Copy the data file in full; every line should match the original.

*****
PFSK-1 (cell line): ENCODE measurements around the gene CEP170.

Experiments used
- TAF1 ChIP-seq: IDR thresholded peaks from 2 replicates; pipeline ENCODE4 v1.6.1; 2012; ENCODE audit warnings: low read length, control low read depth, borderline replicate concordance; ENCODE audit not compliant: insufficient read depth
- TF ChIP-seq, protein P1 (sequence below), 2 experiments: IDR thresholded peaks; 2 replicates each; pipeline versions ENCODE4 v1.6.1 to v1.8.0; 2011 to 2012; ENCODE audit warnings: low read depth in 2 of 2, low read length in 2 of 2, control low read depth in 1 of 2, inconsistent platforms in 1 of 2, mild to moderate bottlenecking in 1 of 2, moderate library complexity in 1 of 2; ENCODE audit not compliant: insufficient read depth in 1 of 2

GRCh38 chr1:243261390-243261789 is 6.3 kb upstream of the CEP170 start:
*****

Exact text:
PFSK-1 (cell line): ENCODE measurements around the gene CEP170.

Experiments used
- TAF1 ChIP-seq: IDR thresholded peaks from 2 replicates; pipeline ENCODE4 v1.6.1; 2012; ENCODE audit warnings: low read length, control low read depth, borderline replicate concordance; ENCODE audit not compliant: insufficient read depth
- TF ChIP-seq, protein P1 (sequence below), 2 experiments: IDR thresholded peaks; 2 replicates each; pipeline versions ENCODE4 v1.6.1 to v1.8.0; 2011 to 2012; ENCODE audit warnings: low read depth in 2 of 2, low read length in 2 of 2, control low read depth in 1 of 2, inconsistent platforms in 1 of 2, mild to moderate bottlenecking in 1 of 2, moderate library complexity in 1 of 2; ENCODE audit not compliant: insufficient read depth in 1 of 2

GRCh38 chr1:243261390-243261789 is 6.3 kb upstream of the CEP170 start: